BEIRUT: Ethiopia’s consul general in Lebanon, Asaminew Debelie Bonssa, said he has learned from the abuse and death of Alem Dechasa-Desisa, but he believes the problems of Ethiopian domestic workers in the country would best be solved by legalizing their labor.
Speaking to The Daily Star from the office from where he heard Dechasa-Desisa’s screams over a month ago, Bonssa maintained Friday that the type of violence she was subjected to is uncommon at the consulate.
In an incident outside the consulate that was caught on film and publicized by a local television station two weeks later, Dechasa-Desisa was dragged and forced into a car by a man, later identified as Ali Mahfouz. Bonssa said an intervention by consular officials was not included in the clip, and that she was immediately taken by police to Pyschiatrique de la Croix Hospital, known as Deir al-Salib. Doctors told him she hanged herself there on March 14, using strips of her bed sheets.
On Thursday, Mahfouz was charged with causing and contributing to her suicide. He is not currently in custody. Bonssa said he was pleased that Beirut’s Prosecutor-General Saeed Mirza was “keeping his word” following a meeting between the two.
Bonssa and his consulate have come under considerable criticism for failing to protect Dechasa-Desisa, and he told The Daily Star that he has learned “a big lesson.”
“As far as I know there are not many problems like this [at the consulate],” he said. “We used to solve problems amicably … and we are always dealing with problems between employees and employers.” When Mahfouz brought Dechasa-Desisa to the consulate complaining she was ill, Bonssa said he advised him to take her to the hospital, as is routine.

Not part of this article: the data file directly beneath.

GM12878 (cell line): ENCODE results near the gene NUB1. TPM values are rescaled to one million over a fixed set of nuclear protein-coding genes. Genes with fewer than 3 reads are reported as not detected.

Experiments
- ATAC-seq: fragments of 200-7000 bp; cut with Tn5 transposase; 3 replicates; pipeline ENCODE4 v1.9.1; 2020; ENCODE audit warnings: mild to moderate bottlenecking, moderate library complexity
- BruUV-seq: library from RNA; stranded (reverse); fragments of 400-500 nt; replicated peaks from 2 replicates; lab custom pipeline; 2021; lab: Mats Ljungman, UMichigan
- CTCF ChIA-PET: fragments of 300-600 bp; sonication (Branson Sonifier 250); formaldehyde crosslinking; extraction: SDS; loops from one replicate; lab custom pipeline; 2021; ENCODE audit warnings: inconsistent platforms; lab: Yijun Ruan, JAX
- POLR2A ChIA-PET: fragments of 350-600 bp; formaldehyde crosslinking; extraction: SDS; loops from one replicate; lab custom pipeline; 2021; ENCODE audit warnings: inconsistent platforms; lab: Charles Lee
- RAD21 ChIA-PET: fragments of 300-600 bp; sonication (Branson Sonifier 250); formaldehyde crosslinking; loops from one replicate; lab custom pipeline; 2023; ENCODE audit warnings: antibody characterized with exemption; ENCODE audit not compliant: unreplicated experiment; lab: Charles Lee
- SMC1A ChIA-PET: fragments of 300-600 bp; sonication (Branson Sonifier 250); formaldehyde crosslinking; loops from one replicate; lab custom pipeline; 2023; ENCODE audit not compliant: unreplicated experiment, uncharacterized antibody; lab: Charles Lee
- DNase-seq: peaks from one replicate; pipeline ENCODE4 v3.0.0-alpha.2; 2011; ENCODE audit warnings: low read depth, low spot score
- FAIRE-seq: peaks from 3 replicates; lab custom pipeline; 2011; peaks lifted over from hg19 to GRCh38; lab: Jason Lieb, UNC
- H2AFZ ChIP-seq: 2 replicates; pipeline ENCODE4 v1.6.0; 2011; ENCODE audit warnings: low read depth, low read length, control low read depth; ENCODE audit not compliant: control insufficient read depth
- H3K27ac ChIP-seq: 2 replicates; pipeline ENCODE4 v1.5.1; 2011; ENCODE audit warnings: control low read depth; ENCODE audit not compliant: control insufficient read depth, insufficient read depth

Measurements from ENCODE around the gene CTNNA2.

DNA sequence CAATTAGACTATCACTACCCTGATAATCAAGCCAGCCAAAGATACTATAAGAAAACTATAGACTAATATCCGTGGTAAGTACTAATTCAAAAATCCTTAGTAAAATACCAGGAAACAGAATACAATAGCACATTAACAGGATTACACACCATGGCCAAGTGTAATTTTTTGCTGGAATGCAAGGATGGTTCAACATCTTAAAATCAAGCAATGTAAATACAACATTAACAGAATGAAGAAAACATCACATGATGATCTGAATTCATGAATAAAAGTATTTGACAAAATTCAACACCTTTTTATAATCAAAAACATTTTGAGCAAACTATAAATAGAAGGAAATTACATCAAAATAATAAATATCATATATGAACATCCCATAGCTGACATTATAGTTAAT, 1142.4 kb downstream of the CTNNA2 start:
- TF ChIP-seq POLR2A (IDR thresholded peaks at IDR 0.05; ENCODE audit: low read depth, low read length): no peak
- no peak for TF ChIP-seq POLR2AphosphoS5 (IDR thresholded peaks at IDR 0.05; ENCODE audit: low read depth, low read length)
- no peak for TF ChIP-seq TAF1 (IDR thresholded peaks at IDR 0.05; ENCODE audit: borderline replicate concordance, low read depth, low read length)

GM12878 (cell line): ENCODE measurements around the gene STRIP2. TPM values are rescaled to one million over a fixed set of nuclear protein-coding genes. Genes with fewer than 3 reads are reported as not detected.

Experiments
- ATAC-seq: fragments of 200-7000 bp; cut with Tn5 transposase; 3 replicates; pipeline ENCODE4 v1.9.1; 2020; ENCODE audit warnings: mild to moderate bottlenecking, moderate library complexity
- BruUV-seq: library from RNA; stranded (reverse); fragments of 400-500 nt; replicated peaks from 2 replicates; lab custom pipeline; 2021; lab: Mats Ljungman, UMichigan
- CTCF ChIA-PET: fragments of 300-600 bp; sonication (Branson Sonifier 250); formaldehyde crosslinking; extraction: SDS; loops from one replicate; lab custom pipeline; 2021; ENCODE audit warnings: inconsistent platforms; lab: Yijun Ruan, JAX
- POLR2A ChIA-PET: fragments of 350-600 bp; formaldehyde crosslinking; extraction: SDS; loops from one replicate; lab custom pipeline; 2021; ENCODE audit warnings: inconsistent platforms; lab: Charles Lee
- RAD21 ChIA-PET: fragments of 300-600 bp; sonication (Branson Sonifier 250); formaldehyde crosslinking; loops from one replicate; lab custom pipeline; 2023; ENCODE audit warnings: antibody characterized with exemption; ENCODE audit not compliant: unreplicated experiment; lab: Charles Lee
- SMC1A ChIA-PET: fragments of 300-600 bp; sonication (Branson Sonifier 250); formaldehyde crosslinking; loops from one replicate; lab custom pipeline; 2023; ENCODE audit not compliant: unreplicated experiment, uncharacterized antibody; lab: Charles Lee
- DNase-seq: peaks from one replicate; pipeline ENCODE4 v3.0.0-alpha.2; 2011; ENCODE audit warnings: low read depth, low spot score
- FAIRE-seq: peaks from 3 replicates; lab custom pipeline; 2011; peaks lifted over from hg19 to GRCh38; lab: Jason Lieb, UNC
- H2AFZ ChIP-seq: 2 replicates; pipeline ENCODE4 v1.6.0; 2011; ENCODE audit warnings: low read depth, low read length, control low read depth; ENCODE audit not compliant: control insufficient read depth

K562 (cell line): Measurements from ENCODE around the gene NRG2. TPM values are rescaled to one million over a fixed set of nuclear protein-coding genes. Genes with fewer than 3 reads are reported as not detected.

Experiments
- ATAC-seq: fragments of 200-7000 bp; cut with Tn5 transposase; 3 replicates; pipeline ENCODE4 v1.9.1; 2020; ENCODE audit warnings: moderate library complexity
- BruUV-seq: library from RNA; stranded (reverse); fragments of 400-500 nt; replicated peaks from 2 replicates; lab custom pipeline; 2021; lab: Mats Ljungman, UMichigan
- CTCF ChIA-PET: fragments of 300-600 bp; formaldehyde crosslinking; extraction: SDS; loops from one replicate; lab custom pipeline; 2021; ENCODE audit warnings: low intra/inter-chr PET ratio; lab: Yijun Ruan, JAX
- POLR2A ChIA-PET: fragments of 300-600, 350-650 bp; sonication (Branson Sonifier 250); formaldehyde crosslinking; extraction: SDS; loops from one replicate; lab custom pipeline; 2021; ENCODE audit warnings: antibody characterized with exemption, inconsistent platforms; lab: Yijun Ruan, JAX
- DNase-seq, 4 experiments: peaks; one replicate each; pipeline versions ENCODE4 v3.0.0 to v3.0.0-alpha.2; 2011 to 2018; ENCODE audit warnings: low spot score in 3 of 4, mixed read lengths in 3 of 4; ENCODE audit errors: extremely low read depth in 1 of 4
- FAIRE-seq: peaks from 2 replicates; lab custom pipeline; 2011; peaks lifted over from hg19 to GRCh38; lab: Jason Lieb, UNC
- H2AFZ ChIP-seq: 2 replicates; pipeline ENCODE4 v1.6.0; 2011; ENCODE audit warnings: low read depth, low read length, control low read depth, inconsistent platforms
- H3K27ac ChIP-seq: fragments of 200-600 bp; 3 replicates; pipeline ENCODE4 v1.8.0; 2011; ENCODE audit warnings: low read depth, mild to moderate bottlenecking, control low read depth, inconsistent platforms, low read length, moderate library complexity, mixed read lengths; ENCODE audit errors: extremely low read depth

Mahfouz was not acting violently when inside the building, Bonssa said. Mahfouz and the man with him “could have come and talked to us, instead they used force and finally beat her. This was unacceptable … had we known I could have kept her [at the consulate].
“We used to trust every Lebanese, and we still trust [them], but [now] we have to follow up to the last,” he said, continuing that if an Ethiopian woman is in trouble, “wherever she is … we have to follow every step … When somebody gets sick, it is the responsibility of the employer to take them to the hospital … my concern now is, ‘has he taken her to the hospital or not?’”
As for the hospital, which has declined to comment on Dechasa-Desisa, Bonssa said “we don’t have any problem” with their treatment.
Information about the 33-year-old mother of two has been sketchy, and Bonssa himself does not have a picture of her. He said when he visited her in the hospital, she told him her husband had married another woman before she traveled to Lebanon. It is not clear if they officially divorced.
Dechasa-Desisa was not in his sights before the incident, Bonssa said, adding that this was not uncommon.
Ethiopia banned domestic workers from traveling to Lebanon some three years ago, “because before that there were a lot of deaths.” But women make their way here through various routes. Bonssa recalled Dechasa-Desisa telling him that she had paid to be smuggled into Lebanon, and was concerned about the money she had borrowed for this purpose.
He estimated that there are between 60,000 and 80,000 Ethiopians living in Lebanon, 43,000 legally. Many of these workers, mostly women, only make it to the consulate when they have problems. “In one day, not only one girl, but two or three are dropped here,” Bonssa said.
Bonssa acknowledged the flaws in the much-criticized sponsorship system for migrant workers, in which visas are tied to specific employers. “There are a lot of concerns,” he said. “Beatings, unpaid salaries … two months ago we had a girl who came to renew her passport. She said she had not received her salary … for two years.”
But he insisted the best way to minimize the woes of Ethiopian workers here is legalization. The biggest problem “is those who have no legal documents,” and he said that the countries have been discussing a bilateral agreement on labor for at least two years